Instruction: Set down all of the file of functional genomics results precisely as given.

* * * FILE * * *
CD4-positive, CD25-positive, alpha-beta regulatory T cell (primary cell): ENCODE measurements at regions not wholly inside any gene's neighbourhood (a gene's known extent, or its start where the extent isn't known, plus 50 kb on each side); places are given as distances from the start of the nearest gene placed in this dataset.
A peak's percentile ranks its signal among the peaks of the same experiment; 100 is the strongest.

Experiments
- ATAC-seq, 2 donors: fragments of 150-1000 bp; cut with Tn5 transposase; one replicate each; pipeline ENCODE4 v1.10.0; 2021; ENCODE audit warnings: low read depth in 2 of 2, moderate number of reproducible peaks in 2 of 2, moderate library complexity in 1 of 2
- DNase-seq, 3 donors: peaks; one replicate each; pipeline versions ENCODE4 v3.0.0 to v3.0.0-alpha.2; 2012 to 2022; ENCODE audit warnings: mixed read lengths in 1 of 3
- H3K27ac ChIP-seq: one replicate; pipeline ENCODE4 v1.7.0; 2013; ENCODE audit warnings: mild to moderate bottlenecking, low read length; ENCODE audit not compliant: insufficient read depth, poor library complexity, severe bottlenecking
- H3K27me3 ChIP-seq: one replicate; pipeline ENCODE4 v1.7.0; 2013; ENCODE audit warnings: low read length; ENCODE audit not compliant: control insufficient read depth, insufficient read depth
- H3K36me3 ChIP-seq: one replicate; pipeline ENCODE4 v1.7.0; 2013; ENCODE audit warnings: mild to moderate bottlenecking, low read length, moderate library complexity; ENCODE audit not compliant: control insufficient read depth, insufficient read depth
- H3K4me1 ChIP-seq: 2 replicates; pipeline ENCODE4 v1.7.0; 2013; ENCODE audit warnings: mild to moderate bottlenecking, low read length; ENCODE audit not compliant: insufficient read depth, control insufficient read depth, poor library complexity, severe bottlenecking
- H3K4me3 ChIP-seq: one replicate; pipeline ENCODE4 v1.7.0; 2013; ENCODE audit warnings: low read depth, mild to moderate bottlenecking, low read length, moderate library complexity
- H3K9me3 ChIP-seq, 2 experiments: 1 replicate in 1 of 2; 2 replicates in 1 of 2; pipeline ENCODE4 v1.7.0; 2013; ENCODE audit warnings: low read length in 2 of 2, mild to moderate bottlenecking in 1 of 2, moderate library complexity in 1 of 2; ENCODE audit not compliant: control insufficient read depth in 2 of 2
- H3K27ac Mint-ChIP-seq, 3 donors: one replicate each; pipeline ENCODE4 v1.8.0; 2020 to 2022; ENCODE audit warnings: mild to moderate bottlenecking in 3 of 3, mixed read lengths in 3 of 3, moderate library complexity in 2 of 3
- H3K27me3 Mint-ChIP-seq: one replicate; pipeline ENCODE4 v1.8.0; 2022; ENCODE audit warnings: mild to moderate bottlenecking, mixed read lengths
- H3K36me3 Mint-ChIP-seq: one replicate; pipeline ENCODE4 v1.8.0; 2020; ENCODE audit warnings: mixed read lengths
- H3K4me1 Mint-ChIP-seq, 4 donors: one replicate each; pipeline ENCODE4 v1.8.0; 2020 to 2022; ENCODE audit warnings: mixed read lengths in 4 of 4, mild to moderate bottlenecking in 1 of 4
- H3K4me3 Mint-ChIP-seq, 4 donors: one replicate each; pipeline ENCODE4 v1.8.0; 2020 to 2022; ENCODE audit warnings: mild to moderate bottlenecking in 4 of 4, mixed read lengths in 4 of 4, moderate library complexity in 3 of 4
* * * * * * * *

CD4-positive, CD25-positive, alpha-beta regulatory T cell (primary cell): ENCODE measurements at regions not wholly inside any gene's neighbourhood (a gene's known extent, or its start where the extent isn't known, plus 50 kb on each side); places are given as distances from the start of the nearest gene placed in this dataset.
A peak's percentile ranks its signal among the peaks of the same experiment; 100 is the strongest.

Experiments
- ATAC-seq, 2 donors: fragments of 150-1000 bp; cut with Tn5 transposase; one replicate each; pipeline ENCODE4 v1.10.0; 2021; ENCODE audit warnings: low read depth in 2 of 2, moderate number of reproducible peaks in 2 of 2, moderate library complexity in 1 of 2
- DNase-seq, 3 donors: peaks; one replicate each; pipeline versions ENCODE4 v3.0.0 to v3.0.0-alpha.2; 2012 to 2022; ENCODE audit warnings: mixed read lengths in 1 of 3
- H3K27ac ChIP-seq: one replicate; pipeline ENCODE4 v1.7.0; 2013; ENCODE audit warnings: mild to moderate bottlenecking, low read length; ENCODE audit not compliant: insufficient read depth, poor library complexity, severe bottlenecking
- H3K27me3 ChIP-seq: one replicate; pipeline ENCODE4 v1.7.0; 2013; ENCODE audit warnings: low read length; ENCODE audit not compliant: control insufficient read depth, insufficient read depth
- H3K36me3 ChIP-seq: one replicate; pipeline ENCODE4 v1.7.0; 2013; ENCODE audit warnings: mild to moderate bottlenecking, low read length, moderate library complexity; ENCODE audit not compliant: control insufficient read depth, insufficient read depth
- H3K4me1 ChIP-seq: 2 replicates; pipeline ENCODE4 v1.7.0; 2013; ENCODE audit warnings: mild to moderate bottlenecking, low read length; ENCODE audit not compliant: insufficient read depth, control insufficient read depth, poor library complexity, severe bottlenecking
- H3K4me3 ChIP-seq: one replicate; pipeline ENCODE4 v1.7.0; 2013; ENCODE audit warnings: low read depth, mild to moderate bottlenecking, low read length, moderate library complexity
- H3K9me3 ChIP-seq, 2 experiments: 1 replicate in 1 of 2; 2 replicates in 1 of 2; pipeline ENCODE4 v1.7.0; 2013; ENCODE audit warnings: low read length in 2 of 2, mild to moderate bottlenecking in 1 of 2, moderate library complexity in 1 of 2; ENCODE audit not compliant: control insufficient read depth in 2 of 2
- H3K27ac Mint-ChIP-seq, 3 donors: one replicate each; pipeline ENCODE4 v1.8.0; 2020 to 2022; ENCODE audit warnings: mild to moderate bottlenecking in 3 of 3, mixed read lengths in 3 of 3, moderate library complexity in 2 of 3
- H3K27me3 Mint-ChIP-seq: one replicate; pipeline ENCODE4 v1.8.0; 2022; ENCODE audit warnings: mild to moderate bottlenecking, mixed read lengths
- H3K36me3 Mint-ChIP-seq: one replicate; pipeline ENCODE4 v1.8.0; 2020; ENCODE audit warnings: mixed read lengths
- H3K4me1 Mint-ChIP-seq, 4 donors: one replicate each; pipeline ENCODE4 v1.8.0; 2020 to 2022; ENCODE audit warnings: mixed read lengths in 4 of 4, mild to moderate bottlenecking in 1 of 4
- H3K4me3 Mint-ChIP-seq, 4 donors: one replicate each; pipeline ENCODE4 v1.8.0; 2020 to 2022; ENCODE audit warnings: mild to moderate bottlenecking in 4 of 4, mixed read lengths in 4 of 4, moderate library complexity in 3 of 4